The UK and Canada agreed to roll over their existing trade arrangements after the transition period and developments with a Covid-19 vaccine.
A busy week in trade with the US Election results confirming President-Elect Joe Biden and potential success with a COVID-19 vaccine. Continued struggles for SMEs around the globe, as well a number of industry-leading events and announcements.
The presidential transition period which lasts until 20 January will freeze talks on a UK-US trade deal Numbers of new confirmed Covid cases continued to rise in the US, Germany and Italy.
ICC has taken the lead to keep trade moving during the Covid-19 pandemic by publishing the eUCP and eURC eRules guidelines for faster and efficient trade transactions.
The only way to make Trade Finance standardisation and harmonisation opportunity to realise is to make the needed standards coordination and development resources openly available for the business process and systems developers.
Your Monday morning coffee briefing from TFG.Almost half of all Covid-19 cases reported so far were from just three countries: the US, Brazil and India. Wearing masks became compulsory in UK shops and other enclosed public spaces. EU leaders agreed to create a €750bn EU recovery fund to support member states worst hit by COVID-19.
The ICC’s Survey on Trade Finance reveals the industry-wide challenges and disruption as a result of the COVID-19 pandemic push trade and trade finance into a state of global uncertainty.
ICC Banking Commission has released its 2019 Trade Register Report, revealing COVID-19’s potential to disrupt global trade.
With that in mind, TFG spoke to experienced trade veteran Abdurrahman Ozalp, based in Turkey about trade opportunities and the importance of trade rules
Since 2000, global trade flows have trebled to US$18.5 trillion. Yet many challenges to the adoption of trade finance products remain.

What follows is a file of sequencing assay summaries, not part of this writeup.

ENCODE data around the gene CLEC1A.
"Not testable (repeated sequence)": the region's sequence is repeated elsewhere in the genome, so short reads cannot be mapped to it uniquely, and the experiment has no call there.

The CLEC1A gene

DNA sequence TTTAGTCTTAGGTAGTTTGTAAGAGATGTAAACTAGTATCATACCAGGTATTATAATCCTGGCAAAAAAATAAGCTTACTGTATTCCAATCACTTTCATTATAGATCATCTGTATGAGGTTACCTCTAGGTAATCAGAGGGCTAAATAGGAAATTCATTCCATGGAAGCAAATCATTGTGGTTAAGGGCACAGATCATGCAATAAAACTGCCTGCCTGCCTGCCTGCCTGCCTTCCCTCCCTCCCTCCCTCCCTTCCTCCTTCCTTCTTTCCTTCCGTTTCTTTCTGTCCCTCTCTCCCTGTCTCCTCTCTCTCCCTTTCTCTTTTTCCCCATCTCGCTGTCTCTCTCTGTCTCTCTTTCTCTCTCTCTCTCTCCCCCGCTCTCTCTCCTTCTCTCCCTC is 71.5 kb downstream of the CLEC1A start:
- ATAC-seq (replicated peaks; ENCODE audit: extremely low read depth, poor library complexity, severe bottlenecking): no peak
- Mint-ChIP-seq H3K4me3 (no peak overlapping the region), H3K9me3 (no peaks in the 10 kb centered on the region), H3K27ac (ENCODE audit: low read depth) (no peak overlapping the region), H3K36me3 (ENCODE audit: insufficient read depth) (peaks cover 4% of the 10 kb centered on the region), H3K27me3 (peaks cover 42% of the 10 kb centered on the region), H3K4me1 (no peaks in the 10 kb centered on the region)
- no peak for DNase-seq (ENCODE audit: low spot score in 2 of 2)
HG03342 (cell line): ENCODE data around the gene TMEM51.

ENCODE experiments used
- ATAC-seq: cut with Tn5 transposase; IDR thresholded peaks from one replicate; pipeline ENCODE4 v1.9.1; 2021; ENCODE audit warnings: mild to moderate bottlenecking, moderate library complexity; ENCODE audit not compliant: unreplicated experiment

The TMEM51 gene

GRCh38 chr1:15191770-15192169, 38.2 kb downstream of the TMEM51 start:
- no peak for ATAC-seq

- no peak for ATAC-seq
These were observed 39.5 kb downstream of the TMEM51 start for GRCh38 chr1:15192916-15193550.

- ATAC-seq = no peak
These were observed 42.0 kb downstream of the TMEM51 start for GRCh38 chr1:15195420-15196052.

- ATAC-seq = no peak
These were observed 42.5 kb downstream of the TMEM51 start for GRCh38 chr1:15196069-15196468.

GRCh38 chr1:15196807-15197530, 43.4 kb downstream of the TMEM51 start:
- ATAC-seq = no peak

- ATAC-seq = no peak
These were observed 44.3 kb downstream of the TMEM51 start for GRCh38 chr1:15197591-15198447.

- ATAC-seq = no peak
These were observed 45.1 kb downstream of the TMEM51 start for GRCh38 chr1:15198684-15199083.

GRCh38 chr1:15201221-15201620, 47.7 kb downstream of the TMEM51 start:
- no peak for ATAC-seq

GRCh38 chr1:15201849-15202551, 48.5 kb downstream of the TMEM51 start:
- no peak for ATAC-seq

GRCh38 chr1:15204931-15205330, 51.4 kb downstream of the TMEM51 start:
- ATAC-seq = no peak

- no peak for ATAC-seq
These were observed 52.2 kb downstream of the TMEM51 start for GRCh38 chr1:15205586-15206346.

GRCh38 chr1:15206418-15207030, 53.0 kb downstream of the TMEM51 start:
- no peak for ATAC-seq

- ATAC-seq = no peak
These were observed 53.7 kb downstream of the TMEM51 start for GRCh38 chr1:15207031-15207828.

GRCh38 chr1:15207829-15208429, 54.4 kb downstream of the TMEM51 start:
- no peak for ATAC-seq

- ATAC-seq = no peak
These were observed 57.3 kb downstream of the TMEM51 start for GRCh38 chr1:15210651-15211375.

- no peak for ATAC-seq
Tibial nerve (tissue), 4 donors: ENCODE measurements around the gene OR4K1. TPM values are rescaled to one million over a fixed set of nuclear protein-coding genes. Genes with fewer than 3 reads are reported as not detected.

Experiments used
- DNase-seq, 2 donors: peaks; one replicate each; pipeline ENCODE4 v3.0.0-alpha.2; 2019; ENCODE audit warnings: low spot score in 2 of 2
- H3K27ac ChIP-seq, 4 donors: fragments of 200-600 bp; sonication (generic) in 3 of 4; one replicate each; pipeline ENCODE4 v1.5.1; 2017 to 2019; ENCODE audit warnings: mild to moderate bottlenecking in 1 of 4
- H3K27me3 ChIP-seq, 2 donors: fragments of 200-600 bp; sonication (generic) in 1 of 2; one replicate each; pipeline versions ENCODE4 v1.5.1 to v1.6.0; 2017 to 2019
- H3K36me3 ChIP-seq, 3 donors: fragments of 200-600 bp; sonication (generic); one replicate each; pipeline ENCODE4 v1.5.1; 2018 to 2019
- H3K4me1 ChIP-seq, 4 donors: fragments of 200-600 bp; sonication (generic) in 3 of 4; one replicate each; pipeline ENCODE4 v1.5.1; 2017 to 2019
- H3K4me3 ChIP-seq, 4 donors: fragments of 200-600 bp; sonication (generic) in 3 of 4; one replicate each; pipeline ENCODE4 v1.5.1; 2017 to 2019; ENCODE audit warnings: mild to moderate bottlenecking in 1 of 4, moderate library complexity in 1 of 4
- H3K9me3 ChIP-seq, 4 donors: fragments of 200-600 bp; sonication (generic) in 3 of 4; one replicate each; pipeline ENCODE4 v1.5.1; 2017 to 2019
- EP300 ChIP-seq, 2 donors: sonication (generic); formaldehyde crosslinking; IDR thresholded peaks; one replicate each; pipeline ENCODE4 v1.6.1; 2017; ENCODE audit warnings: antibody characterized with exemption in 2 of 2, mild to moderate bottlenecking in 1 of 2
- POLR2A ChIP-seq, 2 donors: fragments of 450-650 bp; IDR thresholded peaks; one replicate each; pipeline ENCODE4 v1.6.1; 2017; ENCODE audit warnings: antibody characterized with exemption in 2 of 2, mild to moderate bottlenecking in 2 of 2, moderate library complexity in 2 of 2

On 1 July 2019, the long-awaited revised internet eRules and guidelines for online trade finance finally arrived for banks, importers, exporters, freight forwarders, chambers of commerce, customs brokers, logistics companies and carriers, to prepare and present electronic records for documentary letters of credit in lieu of or in conjunction with paper documents.
Change is not just coming; change is here today, now. The impact of using electronic trade documents instead of hard copies of bills of lading, invoices, packing lists, and certificates to settle trade transactions via the Internet will be as profound to global trade finance as the containerization of cargo was to logistics.
The International Chamber of Commerce (ICC) announced that it has accelerated attempts to digitalise of trade finance by releasing two new sets of enhanced rules, Uniform Customs and Practise for Documentary Credits (eUCP) and Uniform Rules for Collections (eURC 522).
Trade Finance Global heard from Sean Edwards, Chairman of the ITFA at the NEARC (North East Asia Regional Committee) Seminar held in Beijing earlier this month.